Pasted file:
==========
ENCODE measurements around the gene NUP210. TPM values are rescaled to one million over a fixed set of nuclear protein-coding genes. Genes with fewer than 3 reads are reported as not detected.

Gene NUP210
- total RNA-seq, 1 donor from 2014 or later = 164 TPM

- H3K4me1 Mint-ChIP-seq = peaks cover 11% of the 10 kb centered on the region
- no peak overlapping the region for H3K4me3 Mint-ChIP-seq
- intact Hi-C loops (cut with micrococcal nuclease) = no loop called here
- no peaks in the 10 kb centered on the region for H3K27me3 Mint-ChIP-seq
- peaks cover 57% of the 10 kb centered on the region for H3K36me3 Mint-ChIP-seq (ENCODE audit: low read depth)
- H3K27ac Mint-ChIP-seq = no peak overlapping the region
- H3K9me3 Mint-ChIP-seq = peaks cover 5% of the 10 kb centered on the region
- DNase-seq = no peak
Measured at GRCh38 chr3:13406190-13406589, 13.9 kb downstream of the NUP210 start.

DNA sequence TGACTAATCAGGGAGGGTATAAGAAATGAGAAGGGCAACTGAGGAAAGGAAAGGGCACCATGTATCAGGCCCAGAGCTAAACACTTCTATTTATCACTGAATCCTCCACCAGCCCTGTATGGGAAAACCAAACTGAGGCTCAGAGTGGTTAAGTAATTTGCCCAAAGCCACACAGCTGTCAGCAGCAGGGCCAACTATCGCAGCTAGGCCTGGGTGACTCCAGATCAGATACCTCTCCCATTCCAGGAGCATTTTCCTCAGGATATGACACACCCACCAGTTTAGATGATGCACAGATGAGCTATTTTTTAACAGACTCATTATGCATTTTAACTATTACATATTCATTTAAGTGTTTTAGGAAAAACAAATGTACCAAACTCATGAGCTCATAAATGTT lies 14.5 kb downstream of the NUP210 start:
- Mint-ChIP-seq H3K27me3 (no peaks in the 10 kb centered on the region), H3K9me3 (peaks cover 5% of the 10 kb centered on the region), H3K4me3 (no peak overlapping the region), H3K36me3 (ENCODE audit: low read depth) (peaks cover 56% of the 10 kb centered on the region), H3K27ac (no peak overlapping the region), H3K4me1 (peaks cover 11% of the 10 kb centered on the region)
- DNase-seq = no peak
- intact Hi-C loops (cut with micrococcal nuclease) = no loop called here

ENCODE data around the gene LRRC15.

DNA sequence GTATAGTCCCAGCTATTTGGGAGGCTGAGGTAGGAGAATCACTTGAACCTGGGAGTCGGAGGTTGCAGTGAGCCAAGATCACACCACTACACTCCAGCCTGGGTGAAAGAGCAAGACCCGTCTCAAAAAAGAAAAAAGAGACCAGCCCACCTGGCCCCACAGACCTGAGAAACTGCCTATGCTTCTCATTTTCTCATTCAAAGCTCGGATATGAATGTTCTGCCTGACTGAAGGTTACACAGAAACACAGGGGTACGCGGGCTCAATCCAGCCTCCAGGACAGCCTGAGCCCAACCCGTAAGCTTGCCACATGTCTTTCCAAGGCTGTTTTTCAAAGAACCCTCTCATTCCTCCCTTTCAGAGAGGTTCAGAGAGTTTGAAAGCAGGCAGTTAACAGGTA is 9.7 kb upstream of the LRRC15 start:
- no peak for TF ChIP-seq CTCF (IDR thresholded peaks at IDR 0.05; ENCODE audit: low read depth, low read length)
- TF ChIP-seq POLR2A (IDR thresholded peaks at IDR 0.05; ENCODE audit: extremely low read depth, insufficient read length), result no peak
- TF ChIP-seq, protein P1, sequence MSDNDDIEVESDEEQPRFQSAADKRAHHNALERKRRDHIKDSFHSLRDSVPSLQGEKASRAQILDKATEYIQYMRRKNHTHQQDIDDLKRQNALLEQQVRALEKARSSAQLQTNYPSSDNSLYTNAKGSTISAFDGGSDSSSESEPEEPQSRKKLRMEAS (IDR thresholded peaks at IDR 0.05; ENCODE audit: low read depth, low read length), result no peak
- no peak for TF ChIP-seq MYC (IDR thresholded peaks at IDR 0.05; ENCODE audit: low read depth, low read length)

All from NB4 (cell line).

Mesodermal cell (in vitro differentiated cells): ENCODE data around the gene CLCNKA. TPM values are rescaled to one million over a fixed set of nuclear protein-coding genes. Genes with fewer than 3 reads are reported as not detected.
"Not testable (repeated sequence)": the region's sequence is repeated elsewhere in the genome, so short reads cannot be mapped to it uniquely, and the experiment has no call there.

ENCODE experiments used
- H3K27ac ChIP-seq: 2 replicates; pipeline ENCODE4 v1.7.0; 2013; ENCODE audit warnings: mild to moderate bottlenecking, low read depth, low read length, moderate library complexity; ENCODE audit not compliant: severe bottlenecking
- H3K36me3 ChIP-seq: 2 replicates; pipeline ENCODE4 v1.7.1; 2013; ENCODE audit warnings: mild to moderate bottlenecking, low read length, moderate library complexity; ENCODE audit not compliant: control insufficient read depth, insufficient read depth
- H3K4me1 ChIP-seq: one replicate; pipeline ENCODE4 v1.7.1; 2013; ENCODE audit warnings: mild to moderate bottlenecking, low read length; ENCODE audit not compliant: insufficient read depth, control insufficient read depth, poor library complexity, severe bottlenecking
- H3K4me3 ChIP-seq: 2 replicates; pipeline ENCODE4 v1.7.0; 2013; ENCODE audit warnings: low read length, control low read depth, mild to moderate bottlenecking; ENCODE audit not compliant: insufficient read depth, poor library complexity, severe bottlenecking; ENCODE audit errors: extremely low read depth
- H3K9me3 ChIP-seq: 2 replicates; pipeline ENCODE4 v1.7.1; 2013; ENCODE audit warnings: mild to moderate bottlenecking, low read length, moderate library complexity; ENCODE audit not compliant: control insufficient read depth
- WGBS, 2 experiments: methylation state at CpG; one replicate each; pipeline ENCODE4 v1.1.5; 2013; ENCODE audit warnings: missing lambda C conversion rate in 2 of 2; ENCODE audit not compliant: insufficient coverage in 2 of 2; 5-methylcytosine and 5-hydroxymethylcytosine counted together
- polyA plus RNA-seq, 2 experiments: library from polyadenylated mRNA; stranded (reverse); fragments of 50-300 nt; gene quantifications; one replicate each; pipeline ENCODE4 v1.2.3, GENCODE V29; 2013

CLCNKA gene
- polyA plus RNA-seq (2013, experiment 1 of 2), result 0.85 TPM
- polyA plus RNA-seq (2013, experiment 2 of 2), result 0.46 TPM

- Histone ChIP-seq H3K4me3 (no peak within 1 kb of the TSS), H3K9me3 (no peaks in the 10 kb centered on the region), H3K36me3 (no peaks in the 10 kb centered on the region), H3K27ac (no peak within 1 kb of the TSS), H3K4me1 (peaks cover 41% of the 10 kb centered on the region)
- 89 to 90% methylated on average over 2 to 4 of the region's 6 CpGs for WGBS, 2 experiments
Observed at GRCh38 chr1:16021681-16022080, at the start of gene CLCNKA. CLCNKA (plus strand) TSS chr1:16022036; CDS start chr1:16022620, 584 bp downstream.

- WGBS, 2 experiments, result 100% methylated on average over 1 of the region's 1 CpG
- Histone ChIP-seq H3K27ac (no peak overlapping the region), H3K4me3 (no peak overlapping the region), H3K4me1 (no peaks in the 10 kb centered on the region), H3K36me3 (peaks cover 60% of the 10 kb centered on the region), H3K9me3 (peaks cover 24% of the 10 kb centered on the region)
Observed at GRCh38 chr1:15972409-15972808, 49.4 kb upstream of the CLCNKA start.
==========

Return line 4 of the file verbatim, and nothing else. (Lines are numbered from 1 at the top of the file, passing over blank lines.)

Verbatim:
- H3K4me1 Mint-ChIP-seq = peaks cover 11% of the 10 kb centered on the region